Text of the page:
Hence psychosocial intervention justifies the assumption of political and civil authority in these areas by Western powers. ‘Effectively, the psychosocial model involves both invalidation of the population’s psychological responses and their invalidation as political actors, while validating the role of external actors’, says Pupavac. ‘An indefinite suspension of self-government in post-conflict societies or so-called “failed states” becomes thereby legitimised.’ (6)
The suspension of civil and democratic rights commonly proceeds in parallel with the advance of psychosocial intervention. For example, Bosnia is currently being run by ‘King’ Paddy Ashdown (aka ‘high representative of the international community’) and an army of counsellors. The turnout in recent elections to an assembly whose powers have been compared to those of Britain’s schools’ parliament was scarcely above 50 percent; in similar elections in Serbia, a turnout of 45 percent meant that the vote was declared void.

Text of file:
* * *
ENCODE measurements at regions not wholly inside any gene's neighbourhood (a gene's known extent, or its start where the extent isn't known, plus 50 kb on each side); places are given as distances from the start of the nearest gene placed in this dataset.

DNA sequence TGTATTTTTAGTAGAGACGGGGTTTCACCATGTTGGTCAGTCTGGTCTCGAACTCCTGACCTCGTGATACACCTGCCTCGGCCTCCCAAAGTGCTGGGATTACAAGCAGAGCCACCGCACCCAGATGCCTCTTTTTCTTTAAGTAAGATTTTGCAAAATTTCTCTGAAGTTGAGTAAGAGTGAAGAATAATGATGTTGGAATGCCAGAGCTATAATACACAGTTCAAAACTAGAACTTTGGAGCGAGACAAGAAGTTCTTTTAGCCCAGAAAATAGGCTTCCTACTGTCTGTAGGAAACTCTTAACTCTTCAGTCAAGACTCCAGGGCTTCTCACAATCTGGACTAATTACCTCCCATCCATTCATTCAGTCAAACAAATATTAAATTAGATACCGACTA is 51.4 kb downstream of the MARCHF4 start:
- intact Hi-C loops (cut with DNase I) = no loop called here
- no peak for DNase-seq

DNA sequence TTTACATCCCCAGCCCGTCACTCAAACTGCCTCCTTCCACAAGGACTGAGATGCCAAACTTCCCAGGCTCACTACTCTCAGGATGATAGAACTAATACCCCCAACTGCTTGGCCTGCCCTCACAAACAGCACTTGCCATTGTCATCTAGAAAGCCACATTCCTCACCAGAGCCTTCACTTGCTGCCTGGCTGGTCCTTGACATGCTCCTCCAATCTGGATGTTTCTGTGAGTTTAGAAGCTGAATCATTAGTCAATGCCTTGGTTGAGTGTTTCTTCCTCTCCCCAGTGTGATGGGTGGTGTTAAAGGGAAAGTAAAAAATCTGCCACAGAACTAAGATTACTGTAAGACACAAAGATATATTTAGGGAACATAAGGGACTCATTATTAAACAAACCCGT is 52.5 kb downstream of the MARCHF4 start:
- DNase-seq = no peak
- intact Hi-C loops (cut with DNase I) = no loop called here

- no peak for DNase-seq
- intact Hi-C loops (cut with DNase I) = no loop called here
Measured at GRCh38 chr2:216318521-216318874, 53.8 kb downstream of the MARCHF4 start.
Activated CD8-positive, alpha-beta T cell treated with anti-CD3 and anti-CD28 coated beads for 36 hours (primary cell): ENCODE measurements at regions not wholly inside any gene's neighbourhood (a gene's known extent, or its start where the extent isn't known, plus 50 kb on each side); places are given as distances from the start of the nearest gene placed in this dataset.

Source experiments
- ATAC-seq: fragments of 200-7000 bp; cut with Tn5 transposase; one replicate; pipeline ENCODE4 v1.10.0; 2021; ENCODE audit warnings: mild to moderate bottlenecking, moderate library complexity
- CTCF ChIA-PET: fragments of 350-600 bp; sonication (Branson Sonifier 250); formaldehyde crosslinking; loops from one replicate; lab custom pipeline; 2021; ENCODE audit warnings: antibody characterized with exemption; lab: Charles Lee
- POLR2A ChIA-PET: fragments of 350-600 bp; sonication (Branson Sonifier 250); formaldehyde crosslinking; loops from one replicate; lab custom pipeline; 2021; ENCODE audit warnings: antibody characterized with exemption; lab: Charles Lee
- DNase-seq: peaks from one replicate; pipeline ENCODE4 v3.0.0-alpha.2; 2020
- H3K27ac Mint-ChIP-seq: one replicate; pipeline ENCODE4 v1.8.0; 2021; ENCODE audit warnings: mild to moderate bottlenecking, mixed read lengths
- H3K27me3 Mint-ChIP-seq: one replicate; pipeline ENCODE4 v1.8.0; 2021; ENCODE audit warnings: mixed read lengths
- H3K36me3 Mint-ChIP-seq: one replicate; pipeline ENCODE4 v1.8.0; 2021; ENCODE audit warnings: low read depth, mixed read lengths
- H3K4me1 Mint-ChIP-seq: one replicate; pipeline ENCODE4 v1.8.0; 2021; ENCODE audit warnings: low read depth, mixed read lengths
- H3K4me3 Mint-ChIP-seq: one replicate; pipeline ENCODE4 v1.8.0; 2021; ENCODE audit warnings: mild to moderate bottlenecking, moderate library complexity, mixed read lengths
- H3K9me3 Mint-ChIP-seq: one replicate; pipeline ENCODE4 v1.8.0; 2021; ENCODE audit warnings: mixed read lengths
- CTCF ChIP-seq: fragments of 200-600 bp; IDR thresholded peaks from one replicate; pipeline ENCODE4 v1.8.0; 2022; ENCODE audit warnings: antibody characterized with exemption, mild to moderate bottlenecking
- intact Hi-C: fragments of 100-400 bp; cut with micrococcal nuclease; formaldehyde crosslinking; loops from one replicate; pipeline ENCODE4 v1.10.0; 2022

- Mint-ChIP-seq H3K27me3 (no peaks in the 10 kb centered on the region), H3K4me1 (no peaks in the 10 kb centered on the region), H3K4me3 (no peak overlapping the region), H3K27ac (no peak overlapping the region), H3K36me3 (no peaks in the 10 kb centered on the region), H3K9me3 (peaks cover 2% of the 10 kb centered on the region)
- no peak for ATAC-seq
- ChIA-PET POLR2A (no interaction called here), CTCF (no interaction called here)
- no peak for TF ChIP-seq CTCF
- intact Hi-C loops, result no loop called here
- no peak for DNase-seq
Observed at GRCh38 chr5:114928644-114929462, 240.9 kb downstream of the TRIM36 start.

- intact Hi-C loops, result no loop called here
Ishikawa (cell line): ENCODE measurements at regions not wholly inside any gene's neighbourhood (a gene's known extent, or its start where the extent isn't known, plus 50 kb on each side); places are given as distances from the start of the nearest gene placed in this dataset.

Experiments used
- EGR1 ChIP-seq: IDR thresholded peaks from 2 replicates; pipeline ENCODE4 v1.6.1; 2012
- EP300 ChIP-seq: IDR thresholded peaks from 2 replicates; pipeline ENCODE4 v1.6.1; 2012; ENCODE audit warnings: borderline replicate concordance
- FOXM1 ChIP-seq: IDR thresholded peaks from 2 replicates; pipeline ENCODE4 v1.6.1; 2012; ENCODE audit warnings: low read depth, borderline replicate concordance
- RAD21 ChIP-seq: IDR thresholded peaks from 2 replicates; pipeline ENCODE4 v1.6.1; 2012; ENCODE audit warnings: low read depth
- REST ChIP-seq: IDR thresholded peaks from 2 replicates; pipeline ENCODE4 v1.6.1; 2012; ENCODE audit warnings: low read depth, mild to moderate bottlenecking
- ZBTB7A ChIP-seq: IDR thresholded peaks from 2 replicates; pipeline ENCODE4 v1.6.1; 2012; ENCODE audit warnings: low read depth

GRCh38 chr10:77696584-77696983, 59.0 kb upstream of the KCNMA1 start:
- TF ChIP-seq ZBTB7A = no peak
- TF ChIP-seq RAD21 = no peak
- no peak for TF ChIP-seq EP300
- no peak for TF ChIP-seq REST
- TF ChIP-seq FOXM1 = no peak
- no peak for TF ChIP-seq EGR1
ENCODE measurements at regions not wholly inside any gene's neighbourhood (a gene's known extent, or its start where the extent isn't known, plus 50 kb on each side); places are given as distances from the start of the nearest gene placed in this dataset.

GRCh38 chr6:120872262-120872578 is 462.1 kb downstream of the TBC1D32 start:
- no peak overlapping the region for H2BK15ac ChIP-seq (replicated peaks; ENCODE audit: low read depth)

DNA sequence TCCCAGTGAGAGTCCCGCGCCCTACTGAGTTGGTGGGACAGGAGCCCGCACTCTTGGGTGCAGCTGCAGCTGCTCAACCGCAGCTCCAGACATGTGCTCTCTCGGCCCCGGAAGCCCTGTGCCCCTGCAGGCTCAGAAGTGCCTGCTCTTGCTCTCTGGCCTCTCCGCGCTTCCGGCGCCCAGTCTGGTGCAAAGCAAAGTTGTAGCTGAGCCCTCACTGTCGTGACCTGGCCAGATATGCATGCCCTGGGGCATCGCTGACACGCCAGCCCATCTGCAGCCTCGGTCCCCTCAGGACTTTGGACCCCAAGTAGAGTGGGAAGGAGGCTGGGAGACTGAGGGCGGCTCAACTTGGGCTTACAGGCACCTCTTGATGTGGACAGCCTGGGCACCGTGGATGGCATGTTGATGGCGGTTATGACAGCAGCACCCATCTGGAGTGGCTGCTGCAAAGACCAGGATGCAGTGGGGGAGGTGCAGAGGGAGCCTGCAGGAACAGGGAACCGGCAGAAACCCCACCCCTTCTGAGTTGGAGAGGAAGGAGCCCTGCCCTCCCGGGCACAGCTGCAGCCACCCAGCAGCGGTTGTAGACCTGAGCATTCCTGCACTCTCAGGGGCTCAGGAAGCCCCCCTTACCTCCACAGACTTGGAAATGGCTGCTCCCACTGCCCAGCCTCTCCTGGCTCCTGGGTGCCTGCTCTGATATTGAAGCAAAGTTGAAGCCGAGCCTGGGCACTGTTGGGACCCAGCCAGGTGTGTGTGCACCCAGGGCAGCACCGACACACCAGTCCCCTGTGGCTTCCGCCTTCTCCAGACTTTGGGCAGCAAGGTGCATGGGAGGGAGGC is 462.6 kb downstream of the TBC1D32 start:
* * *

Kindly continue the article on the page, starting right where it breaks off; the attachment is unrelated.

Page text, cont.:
It may seem far-fetched to compare advanced Western societies to the current state of the Balkans. Yet the recent congressional elections in the USA were observed by thousands of lawyers in a style strikingly parallel to the requirement for numerous impartial observers of polls in the former Yugoslavia – and the turnouts were often even lower (7).
Throughout the Western world, the advance of the therapeutic state is accompanied by the decay of democratic institutions. As the Conservative Party implodes, Britain is now in danger of becoming a one-party state, headed by a leading promoter of the politics of emotion.